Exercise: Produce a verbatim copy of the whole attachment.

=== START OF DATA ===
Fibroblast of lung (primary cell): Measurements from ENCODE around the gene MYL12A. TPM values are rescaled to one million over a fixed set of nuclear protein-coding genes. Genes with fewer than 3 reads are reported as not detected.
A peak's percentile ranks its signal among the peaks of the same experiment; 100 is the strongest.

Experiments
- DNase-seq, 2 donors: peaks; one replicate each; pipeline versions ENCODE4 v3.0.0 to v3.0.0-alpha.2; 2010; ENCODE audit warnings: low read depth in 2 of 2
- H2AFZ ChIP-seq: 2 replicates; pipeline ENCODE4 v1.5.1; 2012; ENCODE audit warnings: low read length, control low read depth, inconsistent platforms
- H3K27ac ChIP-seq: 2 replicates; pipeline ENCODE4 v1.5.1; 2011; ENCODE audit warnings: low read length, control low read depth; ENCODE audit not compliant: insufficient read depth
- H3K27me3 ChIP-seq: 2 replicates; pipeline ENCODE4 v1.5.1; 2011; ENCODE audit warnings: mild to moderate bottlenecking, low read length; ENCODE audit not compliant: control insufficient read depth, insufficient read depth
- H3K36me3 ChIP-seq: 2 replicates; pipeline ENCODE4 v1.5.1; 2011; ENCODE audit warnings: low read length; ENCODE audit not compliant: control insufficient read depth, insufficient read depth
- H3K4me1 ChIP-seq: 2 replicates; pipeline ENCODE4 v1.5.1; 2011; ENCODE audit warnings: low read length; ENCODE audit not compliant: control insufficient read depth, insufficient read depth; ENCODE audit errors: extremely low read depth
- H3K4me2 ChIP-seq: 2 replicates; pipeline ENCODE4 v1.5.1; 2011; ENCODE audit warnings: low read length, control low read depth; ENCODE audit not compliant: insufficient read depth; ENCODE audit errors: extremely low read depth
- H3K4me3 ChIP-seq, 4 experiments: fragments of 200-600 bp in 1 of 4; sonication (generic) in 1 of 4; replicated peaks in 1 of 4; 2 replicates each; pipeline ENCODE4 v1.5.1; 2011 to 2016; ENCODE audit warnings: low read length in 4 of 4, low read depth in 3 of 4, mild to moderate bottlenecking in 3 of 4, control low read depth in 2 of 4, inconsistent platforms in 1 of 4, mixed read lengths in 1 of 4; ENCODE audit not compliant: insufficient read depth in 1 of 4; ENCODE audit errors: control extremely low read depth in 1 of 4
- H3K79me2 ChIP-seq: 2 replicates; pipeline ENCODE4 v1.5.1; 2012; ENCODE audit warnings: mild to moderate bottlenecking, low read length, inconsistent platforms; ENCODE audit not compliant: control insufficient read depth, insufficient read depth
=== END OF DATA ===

Fibroblast of lung (primary cell): Measurements from ENCODE around the gene MYL12A. TPM values are rescaled to one million over a fixed set of nuclear protein-coding genes. Genes with fewer than 3 reads are reported as not detected.
A peak's percentile ranks its signal among the peaks of the same experiment; 100 is the strongest.

Experiments
- DNase-seq, 2 donors: peaks; one replicate each; pipeline versions ENCODE4 v3.0.0 to v3.0.0-alpha.2; 2010; ENCODE audit warnings: low read depth in 2 of 2
- H2AFZ ChIP-seq: 2 replicates; pipeline ENCODE4 v1.5.1; 2012; ENCODE audit warnings: low read length, control low read depth, inconsistent platforms
- H3K27ac ChIP-seq: 2 replicates; pipeline ENCODE4 v1.5.1; 2011; ENCODE audit warnings: low read length, control low read depth; ENCODE audit not compliant: insufficient read depth
- H3K27me3 ChIP-seq: 2 replicates; pipeline ENCODE4 v1.5.1; 2011; ENCODE audit warnings: mild to moderate bottlenecking, low read length; ENCODE audit not compliant: control insufficient read depth, insufficient read depth
- H3K36me3 ChIP-seq: 2 replicates; pipeline ENCODE4 v1.5.1; 2011; ENCODE audit warnings: low read length; ENCODE audit not compliant: control insufficient read depth, insufficient read depth
- H3K4me1 ChIP-seq: 2 replicates; pipeline ENCODE4 v1.5.1; 2011; ENCODE audit warnings: low read length; ENCODE audit not compliant: control insufficient read depth, insufficient read depth; ENCODE audit errors: extremely low read depth
- H3K4me2 ChIP-seq: 2 replicates; pipeline ENCODE4 v1.5.1; 2011; ENCODE audit warnings: low read length, control low read depth; ENCODE audit not compliant: insufficient read depth; ENCODE audit errors: extremely low read depth
- H3K4me3 ChIP-seq, 4 experiments: fragments of 200-600 bp in 1 of 4; sonication (generic) in 1 of 4; replicated peaks in 1 of 4; 2 replicates each; pipeline ENCODE4 v1.5.1; 2011 to 2016; ENCODE audit warnings: low read length in 4 of 4, low read depth in 3 of 4, mild to moderate bottlenecking in 3 of 4, control low read depth in 2 of 4, inconsistent platforms in 1 of 4, mixed read lengths in 1 of 4; ENCODE audit not compliant: insufficient read depth in 1 of 4; ENCODE audit errors: control extremely low read depth in 1 of 4
- H3K79me2 ChIP-seq: 2 replicates; pipeline ENCODE4 v1.5.1; 2012; ENCODE audit warnings: mild to moderate bottlenecking, low read length, inconsistent platforms; ENCODE audit not compliant: control insufficient read depth, insufficient read depth